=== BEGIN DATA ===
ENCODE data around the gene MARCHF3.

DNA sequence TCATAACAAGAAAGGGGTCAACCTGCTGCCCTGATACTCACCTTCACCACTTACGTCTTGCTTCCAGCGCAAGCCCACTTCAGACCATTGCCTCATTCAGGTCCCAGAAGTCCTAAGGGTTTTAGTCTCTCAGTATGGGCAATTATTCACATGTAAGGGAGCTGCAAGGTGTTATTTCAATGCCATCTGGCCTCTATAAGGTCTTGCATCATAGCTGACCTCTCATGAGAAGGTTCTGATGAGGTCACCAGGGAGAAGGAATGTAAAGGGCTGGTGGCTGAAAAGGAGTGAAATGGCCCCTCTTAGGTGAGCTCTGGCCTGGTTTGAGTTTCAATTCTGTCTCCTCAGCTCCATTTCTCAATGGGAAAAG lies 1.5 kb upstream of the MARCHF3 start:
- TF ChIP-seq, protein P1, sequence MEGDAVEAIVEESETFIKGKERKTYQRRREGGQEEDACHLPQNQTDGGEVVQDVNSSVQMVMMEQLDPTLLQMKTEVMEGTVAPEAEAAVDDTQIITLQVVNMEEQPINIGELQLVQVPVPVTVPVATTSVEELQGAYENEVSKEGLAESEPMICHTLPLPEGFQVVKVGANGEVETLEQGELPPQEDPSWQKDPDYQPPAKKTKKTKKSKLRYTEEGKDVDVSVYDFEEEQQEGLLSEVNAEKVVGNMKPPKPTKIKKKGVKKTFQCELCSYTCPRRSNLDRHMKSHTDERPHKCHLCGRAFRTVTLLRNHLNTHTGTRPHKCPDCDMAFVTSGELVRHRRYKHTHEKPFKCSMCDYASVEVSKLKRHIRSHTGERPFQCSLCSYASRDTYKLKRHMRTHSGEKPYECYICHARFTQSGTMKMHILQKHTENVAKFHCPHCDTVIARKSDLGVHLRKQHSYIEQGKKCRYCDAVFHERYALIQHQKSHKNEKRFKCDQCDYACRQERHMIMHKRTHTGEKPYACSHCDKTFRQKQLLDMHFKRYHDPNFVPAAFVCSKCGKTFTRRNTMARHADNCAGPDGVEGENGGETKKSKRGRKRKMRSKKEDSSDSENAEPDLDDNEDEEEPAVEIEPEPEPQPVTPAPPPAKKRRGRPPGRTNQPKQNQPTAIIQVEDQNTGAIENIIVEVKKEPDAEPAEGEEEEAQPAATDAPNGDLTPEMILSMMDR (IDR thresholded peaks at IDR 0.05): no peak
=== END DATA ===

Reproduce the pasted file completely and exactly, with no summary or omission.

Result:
ENCODE data around the gene MARCHF3.

DNA sequence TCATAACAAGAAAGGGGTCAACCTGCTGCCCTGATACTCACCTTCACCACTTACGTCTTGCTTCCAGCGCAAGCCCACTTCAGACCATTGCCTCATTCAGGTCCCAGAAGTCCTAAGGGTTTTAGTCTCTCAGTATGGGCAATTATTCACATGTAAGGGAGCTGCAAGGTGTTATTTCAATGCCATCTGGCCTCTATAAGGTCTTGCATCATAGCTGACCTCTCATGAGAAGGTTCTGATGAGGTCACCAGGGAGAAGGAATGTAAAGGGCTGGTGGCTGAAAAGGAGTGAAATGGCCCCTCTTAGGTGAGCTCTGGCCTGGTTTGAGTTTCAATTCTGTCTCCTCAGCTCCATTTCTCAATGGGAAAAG lies 1.5 kb upstream of the MARCHF3 start:
- TF ChIP-seq, protein P1, sequence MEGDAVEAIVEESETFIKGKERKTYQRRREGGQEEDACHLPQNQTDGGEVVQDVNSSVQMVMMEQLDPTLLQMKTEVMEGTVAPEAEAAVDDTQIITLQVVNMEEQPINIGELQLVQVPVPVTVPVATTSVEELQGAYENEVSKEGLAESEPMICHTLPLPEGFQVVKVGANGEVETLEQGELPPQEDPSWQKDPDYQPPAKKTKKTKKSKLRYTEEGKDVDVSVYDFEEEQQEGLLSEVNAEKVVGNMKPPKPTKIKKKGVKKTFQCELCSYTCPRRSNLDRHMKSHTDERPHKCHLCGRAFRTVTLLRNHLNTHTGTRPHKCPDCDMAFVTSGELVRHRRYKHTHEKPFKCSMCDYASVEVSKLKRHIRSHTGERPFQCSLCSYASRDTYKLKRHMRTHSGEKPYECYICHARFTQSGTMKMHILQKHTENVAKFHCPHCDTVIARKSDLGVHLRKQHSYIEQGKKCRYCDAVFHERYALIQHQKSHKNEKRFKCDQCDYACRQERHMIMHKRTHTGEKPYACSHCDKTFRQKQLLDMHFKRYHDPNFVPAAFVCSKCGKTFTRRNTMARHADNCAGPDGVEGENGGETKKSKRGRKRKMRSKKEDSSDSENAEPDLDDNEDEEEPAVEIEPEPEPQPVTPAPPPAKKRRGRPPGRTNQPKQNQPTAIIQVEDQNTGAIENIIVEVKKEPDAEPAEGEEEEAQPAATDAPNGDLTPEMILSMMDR (IDR thresholded peaks at IDR 0.05): no peak